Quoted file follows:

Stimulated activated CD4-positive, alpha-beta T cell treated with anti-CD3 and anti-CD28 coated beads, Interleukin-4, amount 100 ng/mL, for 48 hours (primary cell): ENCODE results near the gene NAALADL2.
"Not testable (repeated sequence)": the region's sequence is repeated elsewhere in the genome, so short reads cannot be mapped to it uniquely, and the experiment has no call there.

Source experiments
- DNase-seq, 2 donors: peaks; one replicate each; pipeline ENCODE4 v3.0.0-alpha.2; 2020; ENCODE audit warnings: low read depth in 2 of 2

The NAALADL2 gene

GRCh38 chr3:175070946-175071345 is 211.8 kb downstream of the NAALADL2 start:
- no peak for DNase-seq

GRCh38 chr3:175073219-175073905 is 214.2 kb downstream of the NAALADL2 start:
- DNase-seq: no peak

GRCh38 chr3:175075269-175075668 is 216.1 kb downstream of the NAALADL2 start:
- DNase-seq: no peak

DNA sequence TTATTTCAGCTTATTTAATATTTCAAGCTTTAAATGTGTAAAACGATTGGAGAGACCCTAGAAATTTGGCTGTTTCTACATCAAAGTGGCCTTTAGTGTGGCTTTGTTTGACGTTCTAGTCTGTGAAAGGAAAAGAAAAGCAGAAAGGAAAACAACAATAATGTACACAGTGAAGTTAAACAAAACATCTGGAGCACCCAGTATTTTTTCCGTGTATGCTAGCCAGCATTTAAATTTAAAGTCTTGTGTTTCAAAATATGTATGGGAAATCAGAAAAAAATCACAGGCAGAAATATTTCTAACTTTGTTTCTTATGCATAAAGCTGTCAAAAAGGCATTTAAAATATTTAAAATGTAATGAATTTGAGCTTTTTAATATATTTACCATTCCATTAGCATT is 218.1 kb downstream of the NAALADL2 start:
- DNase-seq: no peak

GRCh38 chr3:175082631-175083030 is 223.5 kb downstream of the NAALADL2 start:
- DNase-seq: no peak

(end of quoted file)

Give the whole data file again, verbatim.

Stimulated activated CD4-positive, alpha-beta T cell treated with anti-CD3 and anti-CD28 coated beads, Interleukin-4, amount 100 ng/mL, for 48 hours (primary cell): ENCODE results near the gene NAALADL2.
"Not testable (repeated sequence)": the region's sequence is repeated elsewhere in the genome, so short reads cannot be mapped to it uniquely, and the experiment has no call there.

Source experiments
- DNase-seq, 2 donors: peaks; one replicate each; pipeline ENCODE4 v3.0.0-alpha.2; 2020; ENCODE audit warnings: low read depth in 2 of 2

The NAALADL2 gene

GRCh38 chr3:175070946-175071345 is 211.8 kb downstream of the NAALADL2 start:
- no peak for DNase-seq

GRCh38 chr3:175073219-175073905 is 214.2 kb downstream of the NAALADL2 start:
- DNase-seq: no peak

GRCh38 chr3:175075269-175075668 is 216.1 kb downstream of the NAALADL2 start:
- DNase-seq: no peak

DNA sequence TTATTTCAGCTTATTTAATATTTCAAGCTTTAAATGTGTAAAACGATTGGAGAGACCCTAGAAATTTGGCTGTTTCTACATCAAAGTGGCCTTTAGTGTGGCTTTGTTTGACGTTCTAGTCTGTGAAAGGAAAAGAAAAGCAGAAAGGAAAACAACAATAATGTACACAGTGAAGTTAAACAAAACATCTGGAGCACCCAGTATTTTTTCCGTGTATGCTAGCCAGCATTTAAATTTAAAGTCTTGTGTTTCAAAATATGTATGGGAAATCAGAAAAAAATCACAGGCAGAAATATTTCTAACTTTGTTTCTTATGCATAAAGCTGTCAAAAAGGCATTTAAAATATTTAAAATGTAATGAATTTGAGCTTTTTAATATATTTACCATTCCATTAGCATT is 218.1 kb downstream of the NAALADL2 start:
- DNase-seq: no peak

GRCh38 chr3:175082631-175083030 is 223.5 kb downstream of the NAALADL2 start:
- DNase-seq: no peak